|Author||Andrew Gross and Baruch Levine|
In a career spanning almost five decades, Baruch Levine’s numerous publications reflect his wide-ranging interests and areas of expertise in the study of the Hebrew Bible, the ancient Near East, and early Judaism. In Pursuit of Meaning brings together 51 of the most important articles that Professor Levine produced during his years at Brandeis University (1962–69) and New York University (1969–2000, emeritus 2000–). The first volume, containing 27 articles, focuses on the study of religion in the biblical and ancient Near Eastern worlds from a number of perspectives, ranging from close philological analysis of written sources to anthropological studies of ancient cultic practices. In the 24 articles of the second volume, Levine engages broader aspects of ancient Near Eastern society, from legal institutions of various types to larger societal forms of organization. This volume also contains some of his more incisive lexicographical and philological contributions to the study of the Hebrew and Aramaic languages.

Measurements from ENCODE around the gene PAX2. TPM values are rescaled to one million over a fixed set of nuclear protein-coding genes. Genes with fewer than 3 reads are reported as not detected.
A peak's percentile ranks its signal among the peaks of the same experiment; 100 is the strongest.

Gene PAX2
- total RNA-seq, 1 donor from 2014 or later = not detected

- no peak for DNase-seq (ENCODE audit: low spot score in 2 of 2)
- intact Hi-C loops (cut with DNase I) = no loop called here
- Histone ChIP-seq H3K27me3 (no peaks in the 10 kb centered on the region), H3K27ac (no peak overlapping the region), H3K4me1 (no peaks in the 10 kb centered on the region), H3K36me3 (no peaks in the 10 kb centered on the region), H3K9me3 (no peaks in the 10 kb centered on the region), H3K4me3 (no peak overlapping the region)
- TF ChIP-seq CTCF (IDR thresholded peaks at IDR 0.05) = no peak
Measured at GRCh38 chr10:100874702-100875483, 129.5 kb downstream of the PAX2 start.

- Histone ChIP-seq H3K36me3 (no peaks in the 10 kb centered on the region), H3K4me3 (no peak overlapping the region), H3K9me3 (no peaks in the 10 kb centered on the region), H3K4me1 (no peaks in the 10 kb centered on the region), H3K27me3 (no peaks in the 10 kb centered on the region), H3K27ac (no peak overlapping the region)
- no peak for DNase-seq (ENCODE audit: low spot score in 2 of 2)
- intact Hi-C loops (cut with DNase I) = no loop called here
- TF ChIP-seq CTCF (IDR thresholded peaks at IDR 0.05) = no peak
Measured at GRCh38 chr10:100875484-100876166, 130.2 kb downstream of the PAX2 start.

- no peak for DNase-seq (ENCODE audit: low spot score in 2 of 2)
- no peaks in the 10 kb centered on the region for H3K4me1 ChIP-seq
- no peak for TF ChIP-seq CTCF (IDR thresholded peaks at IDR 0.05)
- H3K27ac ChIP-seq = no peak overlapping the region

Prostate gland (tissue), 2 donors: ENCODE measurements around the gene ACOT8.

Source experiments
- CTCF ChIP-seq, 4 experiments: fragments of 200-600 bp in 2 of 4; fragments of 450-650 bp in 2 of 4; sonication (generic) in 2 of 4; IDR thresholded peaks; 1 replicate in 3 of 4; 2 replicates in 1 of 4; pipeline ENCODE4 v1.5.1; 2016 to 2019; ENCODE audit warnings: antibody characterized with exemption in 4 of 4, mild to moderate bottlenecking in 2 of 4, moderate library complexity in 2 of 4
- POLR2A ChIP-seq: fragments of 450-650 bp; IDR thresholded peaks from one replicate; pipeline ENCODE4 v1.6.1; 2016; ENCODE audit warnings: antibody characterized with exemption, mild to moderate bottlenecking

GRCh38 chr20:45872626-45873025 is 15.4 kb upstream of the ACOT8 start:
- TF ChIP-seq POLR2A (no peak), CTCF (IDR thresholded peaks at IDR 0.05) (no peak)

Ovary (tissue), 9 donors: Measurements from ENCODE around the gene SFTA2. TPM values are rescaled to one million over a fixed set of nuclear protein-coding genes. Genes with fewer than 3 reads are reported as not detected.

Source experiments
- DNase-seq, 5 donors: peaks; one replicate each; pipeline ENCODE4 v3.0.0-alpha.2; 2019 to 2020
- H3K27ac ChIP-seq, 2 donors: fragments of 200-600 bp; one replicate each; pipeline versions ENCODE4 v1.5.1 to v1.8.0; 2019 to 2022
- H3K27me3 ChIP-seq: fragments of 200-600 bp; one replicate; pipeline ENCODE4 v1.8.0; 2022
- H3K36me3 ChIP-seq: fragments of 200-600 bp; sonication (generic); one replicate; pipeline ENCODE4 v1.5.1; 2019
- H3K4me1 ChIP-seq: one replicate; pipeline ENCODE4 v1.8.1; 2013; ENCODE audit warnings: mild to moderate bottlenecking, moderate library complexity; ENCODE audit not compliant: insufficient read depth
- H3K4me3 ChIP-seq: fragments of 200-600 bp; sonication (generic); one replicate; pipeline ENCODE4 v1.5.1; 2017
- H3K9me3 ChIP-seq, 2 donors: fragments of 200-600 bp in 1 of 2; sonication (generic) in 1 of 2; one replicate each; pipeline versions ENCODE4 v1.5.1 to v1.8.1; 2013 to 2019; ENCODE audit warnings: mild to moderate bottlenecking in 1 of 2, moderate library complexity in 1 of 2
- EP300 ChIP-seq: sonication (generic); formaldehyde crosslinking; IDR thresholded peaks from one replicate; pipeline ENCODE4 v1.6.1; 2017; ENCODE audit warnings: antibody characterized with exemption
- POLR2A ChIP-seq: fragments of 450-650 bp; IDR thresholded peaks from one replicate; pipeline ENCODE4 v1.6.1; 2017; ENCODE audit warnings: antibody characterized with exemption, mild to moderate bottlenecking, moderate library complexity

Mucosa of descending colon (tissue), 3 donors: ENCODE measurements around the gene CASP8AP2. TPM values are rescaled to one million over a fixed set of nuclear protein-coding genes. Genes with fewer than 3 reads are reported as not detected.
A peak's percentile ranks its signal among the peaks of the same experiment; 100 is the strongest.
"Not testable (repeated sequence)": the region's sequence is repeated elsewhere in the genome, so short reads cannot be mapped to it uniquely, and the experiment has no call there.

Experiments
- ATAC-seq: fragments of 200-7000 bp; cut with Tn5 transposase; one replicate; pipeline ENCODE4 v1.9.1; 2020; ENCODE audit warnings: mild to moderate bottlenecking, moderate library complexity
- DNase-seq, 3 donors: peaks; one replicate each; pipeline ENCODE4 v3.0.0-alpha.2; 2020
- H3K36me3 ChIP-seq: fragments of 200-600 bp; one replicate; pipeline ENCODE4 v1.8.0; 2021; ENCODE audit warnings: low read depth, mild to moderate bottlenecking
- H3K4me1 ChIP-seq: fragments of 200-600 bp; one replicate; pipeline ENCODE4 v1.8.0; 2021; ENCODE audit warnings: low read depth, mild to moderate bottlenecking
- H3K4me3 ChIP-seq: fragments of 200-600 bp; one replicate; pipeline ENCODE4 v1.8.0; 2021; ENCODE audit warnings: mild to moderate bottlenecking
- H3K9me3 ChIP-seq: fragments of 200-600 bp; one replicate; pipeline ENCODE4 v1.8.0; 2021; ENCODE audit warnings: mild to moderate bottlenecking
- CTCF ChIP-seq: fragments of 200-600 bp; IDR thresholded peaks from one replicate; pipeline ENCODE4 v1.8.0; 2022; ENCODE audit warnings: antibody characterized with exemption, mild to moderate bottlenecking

The flavor of Prof. Levine’s work is captured in this paragraph from his introduction to these two volumes:
“Looking back, and reviewing my writings, I realize what it is that I have been seeking all along. I have been in pursuit of meaning, employing scholarly methods, primarily philology and semantics, to the exegesis of ancient Near Eastern texts, preserved in several languages, principally the Hebrew Bible. I regard language as the key to meaning. This conclusion would appear to be self-evident, and yet, philology is often sidelined in favor of engaging larger frameworks. Most of all, I challenge the notion that we already know the meaning of the words and clauses central to the texts under investigation, and may proceed directly to other considerations without first re-examining the smaller units. Again and again, that policy has resulted in flawed interpretation, and in missed opportunities for learning. This is not to say that scholars should stop at the smaller units, and, indeed, the tendency to do so has been largely responsible for the reaction against Semitic philology so noticeable since the latter part of the 20th century. It is our challenge to move outward from focal points to the circumference, from text to context, from content to structure.”